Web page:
Although Los Angeles isn’t known as the “city that never sleeps,” when it comes to its auto show, the action is nonstop. This year’s show is open to the public from Nov. 22 to Dec. 1 at the Los Angeles Convention Center, 1201 S. Figueroa St. in downtown Los Angeles, and there’s almost too much to see — your senses will be on overload.
There are plenty of distractions going on at the show, but several out-there concept cars, over-the-top exhibits and just plain weird displays can’t be missed. Check out the Cars.com editorial team’s list of L.A. must-sees:
Aaron D. Bragman, Detroit bureau chief
Yes, yes, yes, yes, YES. L.A.’s hottest club is the auto show. This place has everything — German executives, hydrogen fuel-cell cars, French-Canadian reverse trikes and a “refrigerator showroom.” You know: That’s where Mitsubishi populates its entire display of already boring cars with ones that are white.
My can’t-miss moment at the L.A. Auto Show has to be at the Mercedes-Benz stand, where you can see what a video game car looks like in real life. The drop-dead gorgeous AMG Vision Gran Turismo concept will never see production, considering it was designed to exist only in a racing game — but you can drive one today, provided you have a Sony PlayStation and “Gran Turismo 6.”
It’s been such a long time since I could honestly say “Go see this” when asked by friends and family if there’s anything at the auto show worth seeing. Mercedes has remembered how to make a stunning concept car with its Mercedes- Benz AMG Vision Gran Turismo. There’s no chance of production, and it’s only in a video game, but this is a must-see that catches your eye through a crowd of people even when you can only glimpse the taillight or roof.
Then there’s the Youabian Puma. It’s not a car. Or a truck. Or an SUV. Whatever it is, the Puma is definitely interesting. Located in the West Hall lobby, the Puma looks like it could be a sports car of some sort with a completely unique body shape, but with massive 44-inch-tall off-road tires more fitting on a lifted Ford F-350 truck. The thing is massive, has a Corvette Z06 engine, Buick Enclave taillights and costs $1.1 million.
You can’t miss the Lincoln MKC. A potential turning point for ailing Lincoln, the MKC boasts cabin materials that would impress in a class above, potent drivetrains and real buttons and knobs — a welcome about-face from MyLincoln Touch’s capacitive movement. Parent company Ford needs this badly.
Don’t skip the Chevrolet Colorado pickup truck at the L.A. Auto Show. I’m a huge fan of compact and midsize trucks, and seeing the first (and only) midsize domestic truck arrive makes me very happy. I’m happier still, because Chevy seems to have gotten a lot right. Now, it’s not perfect, and it’s still a year away from going on sale, but from its size to its distinctive, appealing looks (gotta love the grille and headlights combination), and the promise of improved gas mileage over the previous generations, it’s the kind of truck I’ve been waiting for Detroit to build since the demise of the Ford Ranger. It won’t be easy to knock the Toyota Tacoma off its perch, but it looks like GM is making a solid pitch to do so. If you like small pickups don’t miss this one.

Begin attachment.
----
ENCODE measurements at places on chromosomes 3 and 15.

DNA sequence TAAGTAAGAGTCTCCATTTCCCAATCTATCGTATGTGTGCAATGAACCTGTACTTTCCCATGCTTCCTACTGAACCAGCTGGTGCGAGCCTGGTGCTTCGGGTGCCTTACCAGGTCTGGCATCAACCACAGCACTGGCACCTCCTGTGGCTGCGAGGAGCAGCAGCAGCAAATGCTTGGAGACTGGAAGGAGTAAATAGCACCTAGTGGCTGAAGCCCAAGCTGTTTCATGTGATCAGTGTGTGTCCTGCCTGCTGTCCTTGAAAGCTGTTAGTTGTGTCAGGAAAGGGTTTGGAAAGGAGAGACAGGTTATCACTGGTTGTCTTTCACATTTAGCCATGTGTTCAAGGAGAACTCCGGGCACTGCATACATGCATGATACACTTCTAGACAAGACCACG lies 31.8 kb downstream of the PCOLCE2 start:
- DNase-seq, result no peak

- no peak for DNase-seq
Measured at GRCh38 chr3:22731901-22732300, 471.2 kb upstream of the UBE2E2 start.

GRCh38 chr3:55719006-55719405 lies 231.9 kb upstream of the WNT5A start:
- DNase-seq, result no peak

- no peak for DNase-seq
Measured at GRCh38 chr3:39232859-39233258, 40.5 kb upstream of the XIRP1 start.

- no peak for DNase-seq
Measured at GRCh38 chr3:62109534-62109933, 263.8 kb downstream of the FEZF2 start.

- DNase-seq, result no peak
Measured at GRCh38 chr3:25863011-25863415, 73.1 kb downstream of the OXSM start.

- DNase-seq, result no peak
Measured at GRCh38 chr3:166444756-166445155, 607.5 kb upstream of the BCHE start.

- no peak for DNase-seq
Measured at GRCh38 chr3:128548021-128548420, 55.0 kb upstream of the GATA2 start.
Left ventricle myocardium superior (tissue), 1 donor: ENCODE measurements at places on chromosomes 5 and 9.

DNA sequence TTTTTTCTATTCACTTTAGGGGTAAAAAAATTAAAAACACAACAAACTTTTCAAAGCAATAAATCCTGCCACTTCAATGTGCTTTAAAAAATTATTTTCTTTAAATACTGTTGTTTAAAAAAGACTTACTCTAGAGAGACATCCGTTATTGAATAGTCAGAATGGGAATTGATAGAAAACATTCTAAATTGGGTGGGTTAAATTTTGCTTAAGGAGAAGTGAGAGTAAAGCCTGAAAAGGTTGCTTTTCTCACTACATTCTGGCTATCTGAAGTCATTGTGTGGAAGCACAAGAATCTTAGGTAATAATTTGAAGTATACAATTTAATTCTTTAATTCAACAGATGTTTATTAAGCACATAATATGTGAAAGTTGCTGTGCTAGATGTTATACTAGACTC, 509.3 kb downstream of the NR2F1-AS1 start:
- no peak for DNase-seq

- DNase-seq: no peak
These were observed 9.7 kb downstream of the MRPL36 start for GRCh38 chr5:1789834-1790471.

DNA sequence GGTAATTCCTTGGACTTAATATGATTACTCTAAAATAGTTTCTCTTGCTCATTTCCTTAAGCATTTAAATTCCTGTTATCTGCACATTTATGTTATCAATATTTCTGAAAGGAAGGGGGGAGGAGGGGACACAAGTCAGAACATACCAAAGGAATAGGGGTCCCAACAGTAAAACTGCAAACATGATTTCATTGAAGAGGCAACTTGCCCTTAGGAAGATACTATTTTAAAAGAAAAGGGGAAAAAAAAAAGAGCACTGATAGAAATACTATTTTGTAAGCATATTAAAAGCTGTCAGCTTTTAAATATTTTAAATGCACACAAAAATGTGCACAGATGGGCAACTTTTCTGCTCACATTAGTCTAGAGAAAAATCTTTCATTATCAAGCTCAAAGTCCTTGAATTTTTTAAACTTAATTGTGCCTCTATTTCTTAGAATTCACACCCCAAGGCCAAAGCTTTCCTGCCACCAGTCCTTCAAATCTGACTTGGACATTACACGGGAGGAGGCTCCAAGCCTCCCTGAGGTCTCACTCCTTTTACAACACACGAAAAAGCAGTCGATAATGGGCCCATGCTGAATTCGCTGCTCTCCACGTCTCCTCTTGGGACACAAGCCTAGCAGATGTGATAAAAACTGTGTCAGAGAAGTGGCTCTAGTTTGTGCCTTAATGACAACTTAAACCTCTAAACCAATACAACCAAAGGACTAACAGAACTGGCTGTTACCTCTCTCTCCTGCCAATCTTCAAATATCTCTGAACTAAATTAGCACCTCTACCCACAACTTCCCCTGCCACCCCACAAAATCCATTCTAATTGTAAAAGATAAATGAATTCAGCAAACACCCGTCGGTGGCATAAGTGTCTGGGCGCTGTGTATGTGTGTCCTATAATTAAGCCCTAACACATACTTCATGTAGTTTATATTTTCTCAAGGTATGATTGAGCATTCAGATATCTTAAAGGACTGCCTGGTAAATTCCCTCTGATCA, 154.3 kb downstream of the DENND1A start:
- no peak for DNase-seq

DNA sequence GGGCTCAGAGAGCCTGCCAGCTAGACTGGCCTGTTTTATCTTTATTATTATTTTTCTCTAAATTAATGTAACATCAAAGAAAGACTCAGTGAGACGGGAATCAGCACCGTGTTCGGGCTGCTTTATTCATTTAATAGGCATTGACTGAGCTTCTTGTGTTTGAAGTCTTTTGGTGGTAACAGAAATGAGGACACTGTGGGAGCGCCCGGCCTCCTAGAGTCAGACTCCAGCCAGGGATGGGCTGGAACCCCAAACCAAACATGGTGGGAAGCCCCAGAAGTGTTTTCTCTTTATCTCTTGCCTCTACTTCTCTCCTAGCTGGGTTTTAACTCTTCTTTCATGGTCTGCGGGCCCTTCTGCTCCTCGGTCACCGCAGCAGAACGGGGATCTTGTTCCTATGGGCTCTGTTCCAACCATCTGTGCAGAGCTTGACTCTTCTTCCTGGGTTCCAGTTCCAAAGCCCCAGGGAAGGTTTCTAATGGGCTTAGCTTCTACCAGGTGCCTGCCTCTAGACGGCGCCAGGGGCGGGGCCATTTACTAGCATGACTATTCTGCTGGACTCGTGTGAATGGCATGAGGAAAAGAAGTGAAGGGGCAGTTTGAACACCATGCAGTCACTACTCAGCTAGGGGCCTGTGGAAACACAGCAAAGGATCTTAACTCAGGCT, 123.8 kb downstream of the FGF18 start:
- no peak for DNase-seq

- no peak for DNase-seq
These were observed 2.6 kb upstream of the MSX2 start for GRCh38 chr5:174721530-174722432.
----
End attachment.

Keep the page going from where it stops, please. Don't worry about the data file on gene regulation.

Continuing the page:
One can’t-miss vehicle is the BMW i8 Spyder. Insanely aggressive styling, gull-wing doors and a six-figure price tag — you’re thinking sports car, and you’re right; but this hybrid plug-in also has a fuel economy rating of 94 mpg.
Another can’t miss car is the Challenger Shaker — it’s Detroit muscle at its sexiest.
Porsche has its own little alcove at the L.A. Auto Show and this year it can’t be missed. Beyond the all-new Macan SUV there’s also the production 918 Spyder and a very tastefully done 911 50th Anniversary Edition that I wouldn’t mind driving all the way back to Chicago.
At Acura’s stand there are two small tables that remind me a bit of 1980s tabletop arcade games. But these are very 21st century. Thin trails of smoke rise up from the center of the table while images are projected onto them from one end. You use an iPad-like interface to walk through Acura’s marketing spiel. But this is the coolest presentation you’ll ever get. (It’s also really hard to photograph with an iPhone).
Kristen Varela, senior editor/family
If you have teen drivers in your family (or will have teen drivers in the near future), you shouldn’t miss Toyota’s TeenDrive365 distracted driving simulator. Pop a Dramamine, strap on some simulation goggles and “drive” a Toyota Corolla down suburban roads dodging cars, pedestrians, pets and more while you’re instructed to get a cup out of the backseat, open the lid, close the lid and oh yeah, don’t forget to obey the speed limit. This one’s a real eye-opener!
My can’t-miss is the Youabian Puma, which answers the question, “What would the Murano CrossCabriolet be like if Nissan really committed?” Note: It’s not a “don’t miss,” it’s a “can’t-miss.” It’s right at the entrance of the West Hall and enormous.
My don’t-miss is the BMW i8 — one of those rare models that looks like a concept car even though it’s a real product.
My two favorites were pickups, of course. I really liked the lifeguard version of the all-new Colorado, and hidden away in the exotic car display (in a separate room with Bentley and Saleen) was the Diamond Blue Shelby Raptor with a cool custom light-bar rack. I need one of those.
First shown earlier this year at Pebble Beach, Calif., the Cadillac Elmiraj is a stunning coupe design study that gives hope to those yearning for a flagship large car above the XTS.
Porsche’s stand, or rather its room, is separate from the two main show floors but houses a bounty of cars including the new 918 Spyder and Macan.